In this blog I'll share what I have learned over the years about drawing and painting. My processes creating illustrations, visual development and concept art. I'll share thoughts, techniques and ideas that have worked for me in my career as an illustrator. I hope they inspire , and work for you too!

dinsdag 12 juli 2011

Watercolor/Ink technique

SECRETS REVEALED! William Stout’s Rackham/Dulac Technique

Some of my most popular pictures are in what I call my Rackham/Dulac style (after two turn-of-the-century children’s illustrators who used this technique extensively, Arthur Rackham and Edmund Dulac). It dates back a hundred years or so but it’s pretty easy to do. Here’s how:
1) Pencil your picture.
2) Ink your picture with a Hunt crowquill pen, using a 50/50 mixture of waterproof black (India) and sepia inks. That will make your black a nice warm black.
3) After the ink is dry, erase the pencil lines.
4) Mask off your image using white art tape.
5) On your palette, prepare a little pool of raw umber watercolor.
6) Quickly soak the image using a very wet fine-grained sea sponge (or “art sponge”), then wring out the sponge.
7) Using a wide (about three quarters of an inch) Aquarelle watercolor brush, cover your image with the raw umber watercolor.
8) Using the wringed-out sponge, dab and blot up the raw umber watercolor in the areas of your picture that you want to remain light. You may have to wring out your little sponge several times during this process. Work quickly (and near a sink) before the watercolor dries. This will give your image an antique parchment look. You can also add a little raw umber with a smaller brush (not too small) to the areas you want to be darker.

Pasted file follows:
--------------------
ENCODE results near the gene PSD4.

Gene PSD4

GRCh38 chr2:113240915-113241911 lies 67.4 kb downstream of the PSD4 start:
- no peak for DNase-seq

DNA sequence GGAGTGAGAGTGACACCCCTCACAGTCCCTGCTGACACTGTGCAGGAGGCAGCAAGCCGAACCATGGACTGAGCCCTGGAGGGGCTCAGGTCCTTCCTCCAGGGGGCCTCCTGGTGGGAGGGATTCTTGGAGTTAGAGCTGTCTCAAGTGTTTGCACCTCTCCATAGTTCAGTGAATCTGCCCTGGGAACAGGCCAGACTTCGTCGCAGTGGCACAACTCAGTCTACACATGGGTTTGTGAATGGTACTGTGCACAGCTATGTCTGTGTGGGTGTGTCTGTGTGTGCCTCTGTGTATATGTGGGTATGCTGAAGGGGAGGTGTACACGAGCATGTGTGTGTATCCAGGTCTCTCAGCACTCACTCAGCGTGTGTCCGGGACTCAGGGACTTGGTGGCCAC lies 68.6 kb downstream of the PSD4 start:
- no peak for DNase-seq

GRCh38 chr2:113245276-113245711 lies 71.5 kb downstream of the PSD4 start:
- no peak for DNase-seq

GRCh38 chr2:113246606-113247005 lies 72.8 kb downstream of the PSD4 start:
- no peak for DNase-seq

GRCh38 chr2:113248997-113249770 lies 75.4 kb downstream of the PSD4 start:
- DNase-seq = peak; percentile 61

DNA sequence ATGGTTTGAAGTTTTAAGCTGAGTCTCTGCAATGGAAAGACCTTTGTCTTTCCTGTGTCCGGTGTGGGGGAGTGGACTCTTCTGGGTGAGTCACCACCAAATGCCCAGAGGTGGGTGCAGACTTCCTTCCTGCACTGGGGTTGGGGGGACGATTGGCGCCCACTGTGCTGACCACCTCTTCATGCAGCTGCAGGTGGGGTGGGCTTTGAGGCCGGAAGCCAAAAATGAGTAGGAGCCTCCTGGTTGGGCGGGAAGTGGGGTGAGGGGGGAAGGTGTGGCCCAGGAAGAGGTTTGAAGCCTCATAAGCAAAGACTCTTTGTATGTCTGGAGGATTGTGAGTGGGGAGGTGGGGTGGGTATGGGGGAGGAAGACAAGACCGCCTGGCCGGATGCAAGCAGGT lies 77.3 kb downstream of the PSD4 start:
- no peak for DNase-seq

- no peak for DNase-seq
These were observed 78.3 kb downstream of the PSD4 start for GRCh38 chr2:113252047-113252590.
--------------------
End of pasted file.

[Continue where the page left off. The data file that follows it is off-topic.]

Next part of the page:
9) While the picture is still wet you can add and perform any wet-on-wet techniques you care to (I usually do this in the sky areas, adding various colored tints).
10) Let the picture dry a little bit, then start adding layers of transparent watercolor to your piece, slowly building up the color to what you want it to finally be.
11) After your picture has dried, use an eraser if necessary to lighten some of your watercolor.
12) When dry, you’ll notice that sometimes your watercolor has greyed-out some of your black pen lines. Mix up a batch of colored ink (never dyes) appropriate to your color scheme with a lot of water to get a nice PALE transparent wash. Brush this over your picture. It will do two things: It should unite your color scheme and it should also bring back the intensity of most of your pen lines.
13) Sometimes adding a touch of Prismacolor pencils is called for to bring out some highlights (I use the Cream and Sand colors a lot for this), darken some shadows or add some complementary “color sparks” to your picture.
14) Carefully remove the white tape.
15) Retouch with white goauche any unsightly color bleeds if necessary. If you need to pop in any white highlights on your piece, now’s the time.
16) When completely dry, spray the piece with Krylon Crystal Clear acrylic coating. Don’t breathe that stuff — you’ll end up with plastic lungs!

As a result of all this work, you should have a brand new ancient-looking masterpiece!

Good Luck!

William Stout

This post was taken from this blog: LINK

4 opmerkingen:

  1. I hope its ok for me to post, here's a video of an illustrator, PJ Lynch who uses a very similar technique. Maybe it will help others too.

  2. Thanks Wouter for this awesome post too!

  3. Thank you all, I will definitely try this technique.